The official day of “fall” is coming up, and in my book, that means an instinctive urge to crunch on sweet apples, make yummy dishes like curry butternut squash soup and my Mom’s ginger molasses snaps, drink hot apple cider and pumpkin spice lattes, go shopping and be inspired, and of course, read good books.
Though I am out here in Phoenix with my sister, and the hot, dry weather does not exactly conjure up that “tingle” in slightly snippy air, I am discovering some great reads. This is mostly due to the fact that when the kids take their “rest-time,” I NEED my own rest-time 🙂
So, here is a list of some of my favorite 2010 reads that I think you may enjoy, as well as a handful of books I am currently reading:
The Kalahari Typing School for Men
Alexander McCall Smith
The fourth installment in a series called “The No. 1 Ladies Detective Agency,” this book is just as addicting as the first, second and third! Smith has created a witty series about a local woman from Botswana who receives a large inheritance after her father passes away and decides to set up her own detective agency in town. Each book provides mysterious “cases” of how she helps her fellow people to solve their personal, and often private mysteries. Not only do the stories, themes, dialogue, jokes, cinematography, and music resonate in my own heart after living in Kenya for a year, but the main character, Precious Ramotswe, provides a refreshing perspective of a single working professional woman in another country that I have never had before. I highly recommend this series to other ladies in particular.
A Praying Life: Connecting with God in a Distracting World
Paul E. Miller
There aren’t many spiritual books that I have read in my lifetime where I came away thinking, “Wow, this book has changed my life.” Well, A Praying Life is one of those special few. Never in my life have I read a book so helpful, practical, and uplifting for my soul. Miller sets out both biblical and theologically sound arguments for all the ‘W”s of prayer: Who, What, When, Where, Why and How. He uses personal examples. He provides simple testimonies of answers to prayer. And, I have truly benefited from applying this book to my personal, daily prayer life. It will definitely be on my list to read at least every other year.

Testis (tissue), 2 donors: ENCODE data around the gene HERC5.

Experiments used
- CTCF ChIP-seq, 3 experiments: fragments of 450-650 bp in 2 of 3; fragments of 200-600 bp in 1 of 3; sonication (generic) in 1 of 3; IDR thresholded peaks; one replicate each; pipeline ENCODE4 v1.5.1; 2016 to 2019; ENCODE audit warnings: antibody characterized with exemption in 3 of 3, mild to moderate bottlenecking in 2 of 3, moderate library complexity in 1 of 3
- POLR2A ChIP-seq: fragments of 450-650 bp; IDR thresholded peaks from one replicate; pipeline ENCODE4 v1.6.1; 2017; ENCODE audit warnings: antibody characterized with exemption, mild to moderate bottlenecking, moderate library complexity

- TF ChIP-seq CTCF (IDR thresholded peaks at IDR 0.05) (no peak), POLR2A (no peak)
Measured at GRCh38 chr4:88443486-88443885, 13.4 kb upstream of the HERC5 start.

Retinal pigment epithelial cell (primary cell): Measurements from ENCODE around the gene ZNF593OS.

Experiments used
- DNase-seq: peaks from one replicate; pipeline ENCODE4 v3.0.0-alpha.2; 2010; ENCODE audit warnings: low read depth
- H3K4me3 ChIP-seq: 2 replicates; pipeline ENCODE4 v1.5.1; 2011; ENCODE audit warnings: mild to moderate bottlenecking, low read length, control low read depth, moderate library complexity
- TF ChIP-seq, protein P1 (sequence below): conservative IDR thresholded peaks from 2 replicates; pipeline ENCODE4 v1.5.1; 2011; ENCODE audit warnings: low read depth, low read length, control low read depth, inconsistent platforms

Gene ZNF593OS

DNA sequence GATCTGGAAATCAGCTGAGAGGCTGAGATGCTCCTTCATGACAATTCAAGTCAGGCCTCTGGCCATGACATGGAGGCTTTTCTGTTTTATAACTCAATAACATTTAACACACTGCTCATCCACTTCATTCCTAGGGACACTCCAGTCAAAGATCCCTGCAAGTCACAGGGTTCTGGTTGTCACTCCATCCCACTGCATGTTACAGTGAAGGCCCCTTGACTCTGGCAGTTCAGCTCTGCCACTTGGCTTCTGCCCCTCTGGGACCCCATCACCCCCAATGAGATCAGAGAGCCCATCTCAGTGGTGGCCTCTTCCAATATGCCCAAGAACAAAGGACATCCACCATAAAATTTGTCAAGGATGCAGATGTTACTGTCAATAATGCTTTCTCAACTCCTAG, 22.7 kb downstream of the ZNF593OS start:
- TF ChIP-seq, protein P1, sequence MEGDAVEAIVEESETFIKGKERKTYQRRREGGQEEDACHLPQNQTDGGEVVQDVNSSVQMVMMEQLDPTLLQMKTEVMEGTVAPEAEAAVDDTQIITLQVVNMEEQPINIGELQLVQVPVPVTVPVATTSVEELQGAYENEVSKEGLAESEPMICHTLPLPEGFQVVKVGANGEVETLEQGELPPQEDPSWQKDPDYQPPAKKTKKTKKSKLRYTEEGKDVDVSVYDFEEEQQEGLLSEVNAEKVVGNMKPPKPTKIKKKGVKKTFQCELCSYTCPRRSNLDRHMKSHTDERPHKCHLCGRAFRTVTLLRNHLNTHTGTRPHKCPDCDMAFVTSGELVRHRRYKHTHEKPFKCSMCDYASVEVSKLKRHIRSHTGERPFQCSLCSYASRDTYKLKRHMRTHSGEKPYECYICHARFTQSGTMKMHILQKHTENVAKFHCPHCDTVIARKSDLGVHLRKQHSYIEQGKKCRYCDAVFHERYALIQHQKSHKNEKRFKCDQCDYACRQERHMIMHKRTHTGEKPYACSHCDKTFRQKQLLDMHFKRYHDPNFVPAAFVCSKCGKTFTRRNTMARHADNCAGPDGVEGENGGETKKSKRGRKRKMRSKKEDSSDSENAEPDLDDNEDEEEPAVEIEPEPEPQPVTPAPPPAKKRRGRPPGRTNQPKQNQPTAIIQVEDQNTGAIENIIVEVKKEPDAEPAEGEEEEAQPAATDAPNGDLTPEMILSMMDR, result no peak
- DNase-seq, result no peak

It’s no surprise that “The Help” is the #1 New York Times Bestseller! Stockett must have surprised her readers (and herself) by being a first-time author, but she has no trouble setting the stage for a wonderful, ‘down-South’ story that follows the lives of three women (black, white, old, young, respected, shunned, privileged, poor, etc.) who couldn’t be more different than the way Southerners & Northerners each make their own BBQ and cornbread. I’m only on page 97 of 451, but am thoroughly soaking up each chapter…if you want a “feel-good” book in which you really get to know characters, their lives, and how people overcome racial injustices, you’ll want to pick this one up. It’s not only easy to read before you go to bed :), but it will make you laugh out LOUD! (My Mom attests to that.)
“The Best of A.W. Tozer”
Compiled by Warren Wiersbe
No one can compare to C.S. Lewis. But, when I read Tozer, it’s like tasting a new, inspiring variation of some type of comfort food. Ok, so that’s a bad metaphor, but I can’t think of another one at the moment 🙂 This year, I read my first book by Tozer called “The Knowledge of the Holy.” It is all about various attributes of God’s character, and how we as humans should respond to the knowledge of those attributes, both in awe and and gratefulness and obedience. This book contains excerpts from The Knowledge of the Holy, as well as The Pursuit of God, God’s Pursuit of Man, How to Be Filled with the Holy Spirit, I Talk Back to the Devil, Who Put Jesus on the Cross? and others! It is a rich collection, and one that keeps me on my toes through a combination of theology, philosophy, logic, and apologetic’s. Each excerpt is also perfect for a short devotional time, usually being being two and three pages max.
“The Path of Loneliness”
Let’s face it. We ALL feel lonely at various points in our life, and through various seasons of trials and difficult circumstances. As I continue to walk through the process of re-entry back to America, and wade through a season of many unknowns, Elliot provides a very encouraging perspective in this book. She herself faced incredible sorrow in her life, losing multiple husbands and being made a widow multiple times. Ultimately, I think this book is helping me realize that I am made for one, perfect, all-satisfying relationship alone, and that is with Jesus Christ. So, whether you are single, married, widowed, divorced, a young mother, an empty-nest mother, or just feeling a bit lonely in life these days, I would encourage you to pick up this book and allow Elliot’s godly and inspiring perspective refresh your soul. Here is a quote from one of the earlier chapters:
“It is here (in loneliness), where we happen to be at this moment and not in another place or another time, that we may learn to love Him – here where it seems He is not at work, where His will seems obscure or frightening, where He is not doing what we expected Him to do, where He is most absent. Here and nowhere else is the appointed place. If faithd oes not go to work here, it will not go to work at all.”
READ THIS YEAR
You may also enjoy reading…
1. All of Grace, Spurgeon
2. Gift from the Sea, Anne Morrow Lindbergh
3. Stolen Lives: Twenty Years in a Desert Jail, Malika Oufkir
4. The Ishbane Conspiracy, Alcorn
5. Instrument in the Redeemer’s Hands, Paul Tripp
6. All Things for Good, Thomas Watson
7. Outliers, Malcolm Gladwell
8. Death in the Garden, Elizabeth Ironside
9. My Life in France, Julia Child
10. Grug: Ideas for an Urban, Organic Kitchen, Anna Lappe